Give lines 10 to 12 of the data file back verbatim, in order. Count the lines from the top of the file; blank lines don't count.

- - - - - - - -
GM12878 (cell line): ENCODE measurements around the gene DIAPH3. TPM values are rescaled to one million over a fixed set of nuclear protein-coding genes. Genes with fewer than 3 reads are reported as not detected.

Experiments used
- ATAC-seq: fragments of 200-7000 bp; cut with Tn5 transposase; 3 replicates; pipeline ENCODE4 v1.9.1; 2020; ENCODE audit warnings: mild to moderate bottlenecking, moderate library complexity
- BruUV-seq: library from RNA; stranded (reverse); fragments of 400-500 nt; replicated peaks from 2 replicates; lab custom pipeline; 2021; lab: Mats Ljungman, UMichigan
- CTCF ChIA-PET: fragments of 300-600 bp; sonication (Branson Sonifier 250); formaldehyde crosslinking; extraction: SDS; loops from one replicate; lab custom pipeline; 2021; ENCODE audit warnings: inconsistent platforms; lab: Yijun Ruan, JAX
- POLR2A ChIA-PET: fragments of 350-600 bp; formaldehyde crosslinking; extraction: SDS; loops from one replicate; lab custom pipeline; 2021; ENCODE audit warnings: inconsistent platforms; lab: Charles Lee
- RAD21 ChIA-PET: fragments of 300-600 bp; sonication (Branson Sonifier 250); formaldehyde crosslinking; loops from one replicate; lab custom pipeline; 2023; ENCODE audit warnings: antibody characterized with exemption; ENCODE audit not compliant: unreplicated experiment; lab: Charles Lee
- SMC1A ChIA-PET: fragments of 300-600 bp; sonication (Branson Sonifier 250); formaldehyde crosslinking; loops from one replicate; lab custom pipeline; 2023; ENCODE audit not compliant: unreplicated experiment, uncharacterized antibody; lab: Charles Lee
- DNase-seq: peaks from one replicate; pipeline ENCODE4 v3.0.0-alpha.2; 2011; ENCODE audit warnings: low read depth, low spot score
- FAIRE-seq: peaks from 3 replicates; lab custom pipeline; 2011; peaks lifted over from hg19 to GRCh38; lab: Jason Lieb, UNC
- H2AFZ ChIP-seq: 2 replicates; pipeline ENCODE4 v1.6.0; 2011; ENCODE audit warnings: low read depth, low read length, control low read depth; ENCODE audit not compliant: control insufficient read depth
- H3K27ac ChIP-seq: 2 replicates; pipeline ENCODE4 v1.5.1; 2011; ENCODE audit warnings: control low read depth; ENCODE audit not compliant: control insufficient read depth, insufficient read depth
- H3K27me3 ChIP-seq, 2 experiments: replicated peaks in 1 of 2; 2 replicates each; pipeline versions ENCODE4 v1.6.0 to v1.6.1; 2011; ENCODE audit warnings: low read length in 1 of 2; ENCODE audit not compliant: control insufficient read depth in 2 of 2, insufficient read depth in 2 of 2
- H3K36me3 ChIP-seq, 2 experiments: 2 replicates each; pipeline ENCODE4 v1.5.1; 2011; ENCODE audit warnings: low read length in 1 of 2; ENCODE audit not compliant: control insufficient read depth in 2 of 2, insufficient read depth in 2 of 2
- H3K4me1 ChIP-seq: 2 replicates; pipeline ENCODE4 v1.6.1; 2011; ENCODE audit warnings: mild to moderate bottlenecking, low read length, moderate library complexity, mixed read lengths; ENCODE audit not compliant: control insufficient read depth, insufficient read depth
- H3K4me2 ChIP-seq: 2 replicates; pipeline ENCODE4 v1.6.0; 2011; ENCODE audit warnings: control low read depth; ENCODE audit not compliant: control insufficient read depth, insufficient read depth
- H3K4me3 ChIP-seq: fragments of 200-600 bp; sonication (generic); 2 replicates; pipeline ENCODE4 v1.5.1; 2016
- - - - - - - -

- FAIRE-seq: peaks from 3 replicates; lab custom pipeline; 2011; peaks lifted over from hg19 to GRCh38; lab: Jason Lieb, UNC
- H2AFZ ChIP-seq: 2 replicates; pipeline ENCODE4 v1.6.0; 2011; ENCODE audit warnings: low read depth, low read length, control low read depth; ENCODE audit not compliant: control insufficient read depth
- H3K27ac ChIP-seq: 2 replicates; pipeline ENCODE4 v1.5.1; 2011; ENCODE audit warnings: control low read depth; ENCODE audit not compliant: control insufficient read depth, insufficient read depth